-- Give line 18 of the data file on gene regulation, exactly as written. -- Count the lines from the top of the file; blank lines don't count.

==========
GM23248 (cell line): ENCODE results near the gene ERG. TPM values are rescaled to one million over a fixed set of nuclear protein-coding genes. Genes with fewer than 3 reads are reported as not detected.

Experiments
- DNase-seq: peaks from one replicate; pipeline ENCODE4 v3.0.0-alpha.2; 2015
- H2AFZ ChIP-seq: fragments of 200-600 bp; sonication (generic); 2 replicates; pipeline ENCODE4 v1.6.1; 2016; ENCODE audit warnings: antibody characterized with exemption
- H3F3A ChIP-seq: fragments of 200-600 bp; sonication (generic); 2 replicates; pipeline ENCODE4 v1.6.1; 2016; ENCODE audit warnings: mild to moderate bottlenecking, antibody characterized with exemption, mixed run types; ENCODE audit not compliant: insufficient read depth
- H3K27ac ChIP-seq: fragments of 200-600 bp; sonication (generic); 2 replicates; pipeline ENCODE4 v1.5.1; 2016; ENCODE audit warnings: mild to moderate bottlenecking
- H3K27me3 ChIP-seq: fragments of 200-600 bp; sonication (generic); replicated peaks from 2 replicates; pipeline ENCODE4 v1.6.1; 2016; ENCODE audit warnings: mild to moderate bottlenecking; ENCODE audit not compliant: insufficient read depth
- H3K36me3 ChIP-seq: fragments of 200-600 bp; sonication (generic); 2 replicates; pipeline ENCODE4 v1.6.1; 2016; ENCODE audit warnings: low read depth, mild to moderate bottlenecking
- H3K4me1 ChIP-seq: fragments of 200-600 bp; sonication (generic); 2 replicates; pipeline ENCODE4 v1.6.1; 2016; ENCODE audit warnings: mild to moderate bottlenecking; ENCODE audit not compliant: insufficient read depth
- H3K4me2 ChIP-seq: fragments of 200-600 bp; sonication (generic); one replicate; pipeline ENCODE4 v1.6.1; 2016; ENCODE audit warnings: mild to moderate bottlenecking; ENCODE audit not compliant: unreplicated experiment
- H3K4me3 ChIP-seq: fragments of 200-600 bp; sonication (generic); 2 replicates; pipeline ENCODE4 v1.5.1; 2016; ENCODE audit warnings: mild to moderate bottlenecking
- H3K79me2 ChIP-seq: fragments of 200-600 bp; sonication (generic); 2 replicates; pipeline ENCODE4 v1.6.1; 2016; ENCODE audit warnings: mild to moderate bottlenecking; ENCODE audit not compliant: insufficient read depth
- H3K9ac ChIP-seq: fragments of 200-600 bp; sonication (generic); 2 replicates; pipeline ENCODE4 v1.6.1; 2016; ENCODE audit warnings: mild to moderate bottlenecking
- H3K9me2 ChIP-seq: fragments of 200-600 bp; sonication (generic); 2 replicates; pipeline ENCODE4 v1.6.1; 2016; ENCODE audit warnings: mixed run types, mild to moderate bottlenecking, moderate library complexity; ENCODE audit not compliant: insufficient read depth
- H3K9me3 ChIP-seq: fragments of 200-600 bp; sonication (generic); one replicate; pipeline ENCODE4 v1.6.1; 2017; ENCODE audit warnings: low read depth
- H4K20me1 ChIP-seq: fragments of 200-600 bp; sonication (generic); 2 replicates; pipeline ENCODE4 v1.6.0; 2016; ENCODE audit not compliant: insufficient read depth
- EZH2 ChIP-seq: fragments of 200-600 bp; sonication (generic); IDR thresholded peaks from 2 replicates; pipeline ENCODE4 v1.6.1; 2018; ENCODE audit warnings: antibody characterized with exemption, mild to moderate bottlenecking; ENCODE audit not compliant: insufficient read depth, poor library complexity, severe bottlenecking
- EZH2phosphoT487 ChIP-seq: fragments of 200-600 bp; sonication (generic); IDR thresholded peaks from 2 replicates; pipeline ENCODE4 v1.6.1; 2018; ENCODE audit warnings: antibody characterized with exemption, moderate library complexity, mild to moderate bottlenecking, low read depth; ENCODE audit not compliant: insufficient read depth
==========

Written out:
- EZH2phosphoT487 ChIP-seq: fragments of 200-600 bp; sonication (generic); IDR thresholded peaks from 2 replicates; pipeline ENCODE4 v1.6.1; 2018; ENCODE audit warnings: antibody characterized with exemption, moderate library complexity, mild to moderate bottlenecking, low read depth; ENCODE audit not compliant: insufficient read depth